Special Reports

Gigantic caisson lands within inches of target

Crews steered the first massive foundation for the new Tacoma Narrows bridge to the Gig Harbor side of the Narrows floor on Monday, coming within inches of their target.

In an intricately choreographed maneuver, engineers lowered the giant caisson, as big as a 12-story building, the final 8 feet to touchdown by releasing air from 15 closed chambers in its bottom and tugging on anchor lines to nudge it into position at 4:20 p.m.

"It was basically uneventful, which is good news for us," said Erin Babbo, spokeswoman for Tacoma Narrows Constructors. "We placed it within our tolerances, and it's plumb, so everybody's pretty happy here."

The touchdown was a significant milestone in the construction of the $849 million suspension bridge, according to project engineers.

The maneuver was difficult, said caisson manager Tom Sherman, not only because of the huge size of the 33,000-ton structure, but also because of the rapid currents and large tidal exchange in the mile-wide channel.

Monday was chosen for touchdown attempt, Sherman said, because of a low slack tide at 4:15 p.m., followed by a relatively low high tide.

Now that the caisson is on the bottom, engineers are pumping water into it from the top to reduce its buoyancy.

Today, if all goes well, crews will add concrete to the caisson's interior and exterior walls to more firmly plant it to the bottom.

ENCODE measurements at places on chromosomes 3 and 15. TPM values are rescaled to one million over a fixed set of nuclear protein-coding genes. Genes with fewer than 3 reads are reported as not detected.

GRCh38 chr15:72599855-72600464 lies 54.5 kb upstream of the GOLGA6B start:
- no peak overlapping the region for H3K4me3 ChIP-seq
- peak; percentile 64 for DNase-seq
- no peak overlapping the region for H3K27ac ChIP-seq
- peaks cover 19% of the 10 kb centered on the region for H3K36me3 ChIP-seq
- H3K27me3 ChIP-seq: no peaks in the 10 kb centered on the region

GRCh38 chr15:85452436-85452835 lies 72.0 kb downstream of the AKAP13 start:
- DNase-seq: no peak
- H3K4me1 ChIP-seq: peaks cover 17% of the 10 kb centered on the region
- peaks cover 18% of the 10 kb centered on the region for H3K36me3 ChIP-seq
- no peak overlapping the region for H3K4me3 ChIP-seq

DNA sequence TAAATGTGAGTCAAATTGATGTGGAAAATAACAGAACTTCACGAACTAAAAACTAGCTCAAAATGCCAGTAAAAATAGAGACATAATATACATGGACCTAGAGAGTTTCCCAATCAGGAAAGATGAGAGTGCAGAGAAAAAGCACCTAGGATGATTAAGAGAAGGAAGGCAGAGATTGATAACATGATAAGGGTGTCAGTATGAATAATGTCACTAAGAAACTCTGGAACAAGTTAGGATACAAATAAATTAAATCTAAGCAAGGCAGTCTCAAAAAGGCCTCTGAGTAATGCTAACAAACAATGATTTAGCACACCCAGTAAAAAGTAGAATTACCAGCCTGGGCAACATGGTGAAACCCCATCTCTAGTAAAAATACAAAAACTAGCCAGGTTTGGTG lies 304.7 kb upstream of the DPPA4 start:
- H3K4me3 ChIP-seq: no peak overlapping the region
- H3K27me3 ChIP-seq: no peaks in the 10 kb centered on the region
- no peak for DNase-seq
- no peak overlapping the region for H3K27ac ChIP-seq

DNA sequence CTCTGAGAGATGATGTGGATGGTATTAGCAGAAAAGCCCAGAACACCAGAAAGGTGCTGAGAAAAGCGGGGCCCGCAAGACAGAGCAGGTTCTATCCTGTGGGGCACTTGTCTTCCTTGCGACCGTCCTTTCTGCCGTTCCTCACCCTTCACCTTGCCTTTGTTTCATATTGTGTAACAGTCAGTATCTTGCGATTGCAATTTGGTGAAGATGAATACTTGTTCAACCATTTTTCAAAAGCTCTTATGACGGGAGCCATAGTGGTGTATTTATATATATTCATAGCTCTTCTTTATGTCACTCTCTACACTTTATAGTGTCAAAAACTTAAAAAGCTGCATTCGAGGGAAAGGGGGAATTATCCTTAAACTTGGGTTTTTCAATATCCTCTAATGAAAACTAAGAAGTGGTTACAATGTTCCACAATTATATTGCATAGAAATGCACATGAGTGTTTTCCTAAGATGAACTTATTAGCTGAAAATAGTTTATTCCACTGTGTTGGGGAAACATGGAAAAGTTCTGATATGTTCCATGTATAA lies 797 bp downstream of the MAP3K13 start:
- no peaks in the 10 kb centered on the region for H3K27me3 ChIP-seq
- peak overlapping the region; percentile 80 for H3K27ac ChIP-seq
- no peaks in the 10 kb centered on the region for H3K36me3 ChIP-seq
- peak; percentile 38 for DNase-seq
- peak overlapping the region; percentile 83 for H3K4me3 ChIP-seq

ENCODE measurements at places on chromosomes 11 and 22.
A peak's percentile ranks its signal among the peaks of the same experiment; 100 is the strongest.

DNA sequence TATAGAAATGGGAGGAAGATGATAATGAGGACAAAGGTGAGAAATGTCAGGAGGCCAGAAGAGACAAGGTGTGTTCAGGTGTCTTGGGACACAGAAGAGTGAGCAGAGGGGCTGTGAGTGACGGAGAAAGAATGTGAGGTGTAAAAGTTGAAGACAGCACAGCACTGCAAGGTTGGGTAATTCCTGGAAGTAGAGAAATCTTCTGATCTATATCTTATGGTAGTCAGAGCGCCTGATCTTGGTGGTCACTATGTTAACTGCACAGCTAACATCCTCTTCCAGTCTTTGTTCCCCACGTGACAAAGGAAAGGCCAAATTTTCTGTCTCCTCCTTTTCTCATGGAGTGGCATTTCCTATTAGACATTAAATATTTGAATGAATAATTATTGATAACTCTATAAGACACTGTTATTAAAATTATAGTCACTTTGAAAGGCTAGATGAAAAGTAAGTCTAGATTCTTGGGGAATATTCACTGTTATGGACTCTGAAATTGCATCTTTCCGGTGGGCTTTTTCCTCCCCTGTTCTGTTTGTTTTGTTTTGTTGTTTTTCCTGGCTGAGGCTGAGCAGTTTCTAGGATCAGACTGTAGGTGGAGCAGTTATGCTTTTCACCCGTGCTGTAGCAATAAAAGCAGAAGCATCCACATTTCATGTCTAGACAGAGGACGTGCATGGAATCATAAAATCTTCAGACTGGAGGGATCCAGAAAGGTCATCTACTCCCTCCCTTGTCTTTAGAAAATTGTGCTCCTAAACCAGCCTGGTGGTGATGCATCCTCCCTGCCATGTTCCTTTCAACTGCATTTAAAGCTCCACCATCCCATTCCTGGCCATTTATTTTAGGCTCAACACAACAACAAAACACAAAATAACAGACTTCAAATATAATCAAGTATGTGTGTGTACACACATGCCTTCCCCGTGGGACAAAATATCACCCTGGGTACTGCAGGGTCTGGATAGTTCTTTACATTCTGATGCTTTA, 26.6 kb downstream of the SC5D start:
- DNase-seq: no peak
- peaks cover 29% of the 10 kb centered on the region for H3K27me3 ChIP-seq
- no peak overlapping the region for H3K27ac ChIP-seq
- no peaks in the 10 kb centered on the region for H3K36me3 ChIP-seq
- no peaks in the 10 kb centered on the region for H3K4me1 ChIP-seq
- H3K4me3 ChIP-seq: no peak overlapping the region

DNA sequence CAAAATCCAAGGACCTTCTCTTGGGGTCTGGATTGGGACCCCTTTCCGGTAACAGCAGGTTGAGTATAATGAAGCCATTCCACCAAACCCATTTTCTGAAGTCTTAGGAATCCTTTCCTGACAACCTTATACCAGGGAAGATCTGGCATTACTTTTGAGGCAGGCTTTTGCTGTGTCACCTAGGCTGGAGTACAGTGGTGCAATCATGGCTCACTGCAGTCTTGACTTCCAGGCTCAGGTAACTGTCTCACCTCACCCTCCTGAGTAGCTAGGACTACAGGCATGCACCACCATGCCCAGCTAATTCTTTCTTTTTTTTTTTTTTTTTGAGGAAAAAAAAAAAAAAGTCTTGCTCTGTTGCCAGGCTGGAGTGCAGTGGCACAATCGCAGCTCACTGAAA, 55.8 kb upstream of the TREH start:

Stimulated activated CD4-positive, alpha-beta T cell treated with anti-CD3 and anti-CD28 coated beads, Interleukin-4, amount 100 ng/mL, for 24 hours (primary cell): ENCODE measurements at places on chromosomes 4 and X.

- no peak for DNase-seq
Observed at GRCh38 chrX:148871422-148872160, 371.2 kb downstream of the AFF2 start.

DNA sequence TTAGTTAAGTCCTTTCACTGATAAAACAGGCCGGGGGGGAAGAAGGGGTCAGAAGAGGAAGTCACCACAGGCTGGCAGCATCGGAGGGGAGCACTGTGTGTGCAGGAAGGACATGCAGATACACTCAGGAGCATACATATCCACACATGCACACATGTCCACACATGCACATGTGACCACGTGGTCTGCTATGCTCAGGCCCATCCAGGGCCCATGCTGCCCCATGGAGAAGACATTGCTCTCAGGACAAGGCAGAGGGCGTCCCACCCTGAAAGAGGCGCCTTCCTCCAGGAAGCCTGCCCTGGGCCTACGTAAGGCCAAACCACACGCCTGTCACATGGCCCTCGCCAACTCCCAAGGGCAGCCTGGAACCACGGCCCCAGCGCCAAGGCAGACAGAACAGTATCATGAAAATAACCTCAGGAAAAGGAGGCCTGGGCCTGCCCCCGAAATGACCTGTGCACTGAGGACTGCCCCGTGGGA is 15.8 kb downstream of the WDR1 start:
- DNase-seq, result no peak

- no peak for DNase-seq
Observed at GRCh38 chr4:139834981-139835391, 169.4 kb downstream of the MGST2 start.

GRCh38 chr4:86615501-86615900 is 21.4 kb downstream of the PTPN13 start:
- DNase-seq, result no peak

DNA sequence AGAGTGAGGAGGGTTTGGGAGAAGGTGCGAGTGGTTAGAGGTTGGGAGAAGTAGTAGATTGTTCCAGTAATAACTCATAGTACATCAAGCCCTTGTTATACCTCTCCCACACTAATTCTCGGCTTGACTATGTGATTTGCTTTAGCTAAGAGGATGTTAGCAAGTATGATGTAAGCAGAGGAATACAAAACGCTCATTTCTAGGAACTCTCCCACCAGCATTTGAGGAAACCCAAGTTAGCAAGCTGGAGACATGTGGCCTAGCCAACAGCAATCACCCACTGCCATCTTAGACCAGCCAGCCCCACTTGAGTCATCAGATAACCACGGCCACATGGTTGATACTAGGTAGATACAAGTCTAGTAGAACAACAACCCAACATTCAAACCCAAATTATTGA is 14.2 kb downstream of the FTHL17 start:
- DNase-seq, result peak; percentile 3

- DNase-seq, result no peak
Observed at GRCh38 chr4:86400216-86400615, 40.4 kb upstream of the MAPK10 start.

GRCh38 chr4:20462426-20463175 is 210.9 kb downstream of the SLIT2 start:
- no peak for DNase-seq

"Things went so well, we're proceeding with our plans to pour more concrete on Tuesday," Babbo said.

Eventually, the caisson and its twin on the Tacoma side of the channel will support the two 510-foot towers of the new suspension bridge.

The new bridge is the longest suspension bridge built in the United States since 1964. When finished, it will span 2,800 feet between towers and 5,400 feet in all.

The Tacoma-side caisson, which is being constructed in deeper water, is lagging about a month behind the Gig Harbor caisson.

Once the caissons are on the bottom, they will be flooded with seawater, and scuba divers will cut out the false bottoms in each of 15 honeycombed wells.

Cranes equipped with clamshell diggers then will dredge soil out of the wells, as more concrete is added to the caissons' tops, pushing them deep into the sea floor.

Caisson construction is to be completed next summer. Building the towers will take another year. The new bridge is to open in spring 2007.

Rob Carson: 253-597-8693

rob.carson@mail.tribnet.com

Note: The caisson on the Tacoma side is a month behind the one on the Gig Harbor side.

Timeline

Monday: Caisson in place

Today: Concrete added to walls

Next summer: Caissons complete

Spring 2007: Bridge complete

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